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  • 8/13/2019 Crowd Theory and Management of Crowd

    1/19 Sociology online version of this article can be foundat:

    DOI: 10.1177/0011392113486443

    2013 61: 584 originally published online 11 July 2013Current SociologyChristian Borch

    Crowd theory and the management of crowds: A controversial relationship

    Published by:

    On behalf of:

    International Sociological Association

    can be found at:Current SociologyAdditional services and information for Alerts:

    What is This?

    - Jul 11, 2013OnlineFirst Version of Record

    - Aug 19, 2013Version of Record>>

    at PONTIFICIA UNIV CATOLICA on December 16, 2013csi.sagepub.comDownloaded from at PONTIFICIA UNIV CATOLICA on December 16, 2013csi.sagepub.comDownloaded from
  • 8/13/2019 Crowd Theory and Management of Crowd


    Current Sociology61(5-6) 584601

    The Author(s) 2013Reprints and permissions: 10.1177/0011392113486443


    Crowd theory and themanagement of crowds: Acontroversial relationship

    Christian BorchCopenhagen Business School, Denmark


    Sociologists of policing and collective protest have made a plea for eradicating frompolice literature and training programmes which aim to provide guidelines for crowdmanagement any references to classical crowd theory where crowds are depictedas irrational entities. Instead, these scholars suggest, rational conceptions of crowdsshould inform contemporary crowd management. This article questions this plea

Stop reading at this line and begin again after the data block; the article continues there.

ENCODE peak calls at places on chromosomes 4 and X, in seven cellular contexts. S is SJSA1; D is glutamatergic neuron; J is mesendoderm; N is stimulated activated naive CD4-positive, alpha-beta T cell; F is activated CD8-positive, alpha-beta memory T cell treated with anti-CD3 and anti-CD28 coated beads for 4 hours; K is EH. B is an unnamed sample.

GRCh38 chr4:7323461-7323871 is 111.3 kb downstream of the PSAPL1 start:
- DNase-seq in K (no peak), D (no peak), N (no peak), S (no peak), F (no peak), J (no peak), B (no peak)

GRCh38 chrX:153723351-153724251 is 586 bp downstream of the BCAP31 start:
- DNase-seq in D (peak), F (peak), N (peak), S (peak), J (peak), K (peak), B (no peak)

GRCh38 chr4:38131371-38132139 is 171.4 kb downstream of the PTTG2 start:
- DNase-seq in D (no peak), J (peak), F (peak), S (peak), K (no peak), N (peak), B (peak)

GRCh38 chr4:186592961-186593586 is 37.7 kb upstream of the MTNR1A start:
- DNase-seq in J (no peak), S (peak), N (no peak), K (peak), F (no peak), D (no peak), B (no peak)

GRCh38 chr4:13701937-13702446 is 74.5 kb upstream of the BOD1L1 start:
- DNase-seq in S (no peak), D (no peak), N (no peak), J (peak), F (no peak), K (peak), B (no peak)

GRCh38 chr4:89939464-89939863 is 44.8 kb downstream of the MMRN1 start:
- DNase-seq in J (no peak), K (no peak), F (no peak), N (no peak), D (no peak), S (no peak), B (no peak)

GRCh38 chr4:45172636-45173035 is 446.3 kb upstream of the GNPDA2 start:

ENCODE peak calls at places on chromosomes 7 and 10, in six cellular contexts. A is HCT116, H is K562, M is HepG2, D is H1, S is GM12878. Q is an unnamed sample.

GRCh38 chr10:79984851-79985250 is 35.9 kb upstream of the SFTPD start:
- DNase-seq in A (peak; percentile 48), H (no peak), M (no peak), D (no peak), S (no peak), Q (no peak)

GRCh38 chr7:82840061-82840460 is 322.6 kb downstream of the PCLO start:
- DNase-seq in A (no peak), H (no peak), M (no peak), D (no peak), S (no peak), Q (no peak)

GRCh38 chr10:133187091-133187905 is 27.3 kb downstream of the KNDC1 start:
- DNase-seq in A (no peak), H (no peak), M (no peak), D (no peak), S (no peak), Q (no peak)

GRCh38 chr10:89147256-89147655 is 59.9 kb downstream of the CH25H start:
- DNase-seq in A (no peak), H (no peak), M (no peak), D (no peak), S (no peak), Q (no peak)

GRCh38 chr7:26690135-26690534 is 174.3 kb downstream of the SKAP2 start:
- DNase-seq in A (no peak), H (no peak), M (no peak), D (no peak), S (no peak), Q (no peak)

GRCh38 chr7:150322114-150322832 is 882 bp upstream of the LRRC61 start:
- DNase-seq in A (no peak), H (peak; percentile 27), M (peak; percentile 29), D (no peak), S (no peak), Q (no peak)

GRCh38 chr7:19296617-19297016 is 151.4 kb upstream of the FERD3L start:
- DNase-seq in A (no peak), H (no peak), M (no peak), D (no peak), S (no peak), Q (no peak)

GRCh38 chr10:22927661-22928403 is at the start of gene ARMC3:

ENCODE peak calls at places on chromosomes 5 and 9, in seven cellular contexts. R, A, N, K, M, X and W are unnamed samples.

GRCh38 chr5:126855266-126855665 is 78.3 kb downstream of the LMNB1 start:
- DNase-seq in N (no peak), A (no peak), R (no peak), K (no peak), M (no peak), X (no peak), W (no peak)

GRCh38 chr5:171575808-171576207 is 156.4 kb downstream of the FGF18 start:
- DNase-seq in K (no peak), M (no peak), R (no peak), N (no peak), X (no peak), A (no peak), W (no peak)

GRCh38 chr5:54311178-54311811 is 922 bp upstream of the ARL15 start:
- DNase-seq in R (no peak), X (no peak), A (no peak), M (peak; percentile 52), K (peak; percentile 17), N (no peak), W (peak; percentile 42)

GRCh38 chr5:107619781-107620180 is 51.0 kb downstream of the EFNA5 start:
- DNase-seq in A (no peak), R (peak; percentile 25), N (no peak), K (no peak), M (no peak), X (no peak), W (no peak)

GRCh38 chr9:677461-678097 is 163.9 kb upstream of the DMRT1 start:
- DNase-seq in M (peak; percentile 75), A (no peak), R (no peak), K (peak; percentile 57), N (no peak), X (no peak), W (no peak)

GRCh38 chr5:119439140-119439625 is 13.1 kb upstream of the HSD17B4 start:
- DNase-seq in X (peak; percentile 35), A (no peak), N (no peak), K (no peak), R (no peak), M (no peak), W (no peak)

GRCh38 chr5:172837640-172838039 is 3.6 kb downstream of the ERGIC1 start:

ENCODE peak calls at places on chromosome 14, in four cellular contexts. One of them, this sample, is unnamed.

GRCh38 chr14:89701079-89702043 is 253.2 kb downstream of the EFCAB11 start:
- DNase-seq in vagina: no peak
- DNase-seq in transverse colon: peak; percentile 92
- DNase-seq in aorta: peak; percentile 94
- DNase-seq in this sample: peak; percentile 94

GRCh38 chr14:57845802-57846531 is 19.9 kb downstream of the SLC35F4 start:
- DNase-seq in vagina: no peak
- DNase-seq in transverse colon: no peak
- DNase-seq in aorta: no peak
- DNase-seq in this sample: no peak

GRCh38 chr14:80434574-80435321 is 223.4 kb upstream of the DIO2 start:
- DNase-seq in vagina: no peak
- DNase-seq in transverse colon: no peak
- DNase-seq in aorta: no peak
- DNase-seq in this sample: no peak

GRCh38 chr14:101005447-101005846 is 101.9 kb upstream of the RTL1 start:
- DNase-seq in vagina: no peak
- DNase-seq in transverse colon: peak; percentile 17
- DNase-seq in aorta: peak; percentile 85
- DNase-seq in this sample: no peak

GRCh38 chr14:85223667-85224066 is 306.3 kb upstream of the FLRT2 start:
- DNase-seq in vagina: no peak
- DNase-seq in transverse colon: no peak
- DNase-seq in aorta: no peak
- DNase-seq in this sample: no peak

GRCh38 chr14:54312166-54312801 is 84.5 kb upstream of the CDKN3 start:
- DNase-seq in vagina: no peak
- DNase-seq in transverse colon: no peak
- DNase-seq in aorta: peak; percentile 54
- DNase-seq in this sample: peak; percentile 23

on two grounds. First, it demonstrates that there is no unidirectional connectionbetween sociological crowd theory (whatever its content) and practical strategies forgoverning crowds. The tactical polyvalence of crowd theory is illustrated by showinghow the irrational conception of crowds has given rise to very different strategies forthe management of crowds (urban reform programmes in the Progressive Era andHitlers mobilization strategies, respectively). Second, the article argues that, in spiteof its current scholarly popularity, there is no guarantee that the call for a practicalemployment of the rational notion of crowds will necessarily be successful. This isdemonstrated by stressing, on the one hand, that irrational notions of crowds continueto thrive, thereby rendering a turn towards rational approaches difficult, and, on theother hand, that the rational approaches in their ignorance of collective emotionalarousal present an inadequate picture of crowds and consequently have limited scopeas guidelines for crowd management strategies.


    Collective emotions, crowd control, crowd theory, London riots, policing, tacticalpolyvalence of discourse

    Corresponding author:

    Christian Borch, Copenhagen Business School, Porcelnshaven 18A, Frederiksberg, 2000, Denmark.Email:

    CSI615-610.1177/0011392113486443Current SociologyBorch2013


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    Borch 585


    The UK riots in 2011, which had their centre in London but soon spread to other British

    cities such as Manchester and Liverpool, have stirred great debate in academic and polit-

    ical circles. What were the reasons behind the events and how might such massive vio-lence and looting be prevented in the future? In a letter published in The Guardianon 11

    August 2011, Professor John Brewer, then president of the British Sociological

    Association (BSA), and Howard Wollman, vice-chair of BSA, argued that sociology as